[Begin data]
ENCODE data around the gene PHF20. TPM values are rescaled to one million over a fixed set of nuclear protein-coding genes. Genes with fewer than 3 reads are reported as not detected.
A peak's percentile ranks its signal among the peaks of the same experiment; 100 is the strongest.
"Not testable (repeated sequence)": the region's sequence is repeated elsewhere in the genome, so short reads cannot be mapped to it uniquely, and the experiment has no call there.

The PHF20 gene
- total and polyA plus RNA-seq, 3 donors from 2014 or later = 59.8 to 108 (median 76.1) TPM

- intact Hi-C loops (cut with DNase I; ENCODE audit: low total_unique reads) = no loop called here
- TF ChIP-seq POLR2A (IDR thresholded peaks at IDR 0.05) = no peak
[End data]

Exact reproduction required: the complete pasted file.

ENCODE data around the gene PHF20. TPM values are rescaled to one million over a fixed set of nuclear protein-coding genes. Genes with fewer than 3 reads are reported as not detected.
A peak's percentile ranks its signal among the peaks of the same experiment; 100 is the strongest.
"Not testable (repeated sequence)": the region's sequence is repeated elsewhere in the genome, so short reads cannot be mapped to it uniquely, and the experiment has no call there.

The PHF20 gene
- total and polyA plus RNA-seq, 3 donors from 2014 or later = 59.8 to 108 (median 76.1) TPM

- intact Hi-C loops (cut with DNase I; ENCODE audit: low total_unique reads) = no loop called here
- TF ChIP-seq POLR2A (IDR thresholded peaks at IDR 0.05) = no peak